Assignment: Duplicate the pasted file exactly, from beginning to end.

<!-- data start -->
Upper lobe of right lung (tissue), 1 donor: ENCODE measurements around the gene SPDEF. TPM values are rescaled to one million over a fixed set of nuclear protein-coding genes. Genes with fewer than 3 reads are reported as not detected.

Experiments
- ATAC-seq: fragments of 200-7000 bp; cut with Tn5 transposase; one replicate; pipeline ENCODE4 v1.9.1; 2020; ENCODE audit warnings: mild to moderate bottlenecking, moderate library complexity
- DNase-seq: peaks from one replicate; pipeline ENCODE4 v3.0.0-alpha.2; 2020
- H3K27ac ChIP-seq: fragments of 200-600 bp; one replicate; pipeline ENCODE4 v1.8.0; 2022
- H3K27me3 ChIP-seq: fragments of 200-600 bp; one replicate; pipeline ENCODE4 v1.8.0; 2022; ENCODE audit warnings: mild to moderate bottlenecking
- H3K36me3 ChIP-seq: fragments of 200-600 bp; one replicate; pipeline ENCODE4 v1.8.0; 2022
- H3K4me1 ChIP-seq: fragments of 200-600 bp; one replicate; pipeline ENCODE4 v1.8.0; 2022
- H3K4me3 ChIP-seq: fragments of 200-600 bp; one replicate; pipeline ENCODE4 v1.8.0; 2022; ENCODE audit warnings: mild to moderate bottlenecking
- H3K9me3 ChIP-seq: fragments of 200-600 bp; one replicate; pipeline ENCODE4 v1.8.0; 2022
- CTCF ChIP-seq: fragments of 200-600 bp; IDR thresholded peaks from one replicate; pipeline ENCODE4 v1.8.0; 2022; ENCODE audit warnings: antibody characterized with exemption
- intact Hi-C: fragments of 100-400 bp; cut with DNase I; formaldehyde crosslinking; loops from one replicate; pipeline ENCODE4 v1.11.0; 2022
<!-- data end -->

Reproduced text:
Upper lobe of right lung (tissue), 1 donor: ENCODE measurements around the gene SPDEF. TPM values are rescaled to one million over a fixed set of nuclear protein-coding genes. Genes with fewer than 3 reads are reported as not detected.

Experiments
- ATAC-seq: fragments of 200-7000 bp; cut with Tn5 transposase; one replicate; pipeline ENCODE4 v1.9.1; 2020; ENCODE audit warnings: mild to moderate bottlenecking, moderate library complexity
- DNase-seq: peaks from one replicate; pipeline ENCODE4 v3.0.0-alpha.2; 2020
- H3K27ac ChIP-seq: fragments of 200-600 bp; one replicate; pipeline ENCODE4 v1.8.0; 2022
- H3K27me3 ChIP-seq: fragments of 200-600 bp; one replicate; pipeline ENCODE4 v1.8.0; 2022; ENCODE audit warnings: mild to moderate bottlenecking
- H3K36me3 ChIP-seq: fragments of 200-600 bp; one replicate; pipeline ENCODE4 v1.8.0; 2022
- H3K4me1 ChIP-seq: fragments of 200-600 bp; one replicate; pipeline ENCODE4 v1.8.0; 2022
- H3K4me3 ChIP-seq: fragments of 200-600 bp; one replicate; pipeline ENCODE4 v1.8.0; 2022; ENCODE audit warnings: mild to moderate bottlenecking
- H3K9me3 ChIP-seq: fragments of 200-600 bp; one replicate; pipeline ENCODE4 v1.8.0; 2022
- CTCF ChIP-seq: fragments of 200-600 bp; IDR thresholded peaks from one replicate; pipeline ENCODE4 v1.8.0; 2022; ENCODE audit warnings: antibody characterized with exemption
- intact Hi-C: fragments of 100-400 bp; cut with DNase I; formaldehyde crosslinking; loops from one replicate; pipeline ENCODE4 v1.11.0; 2022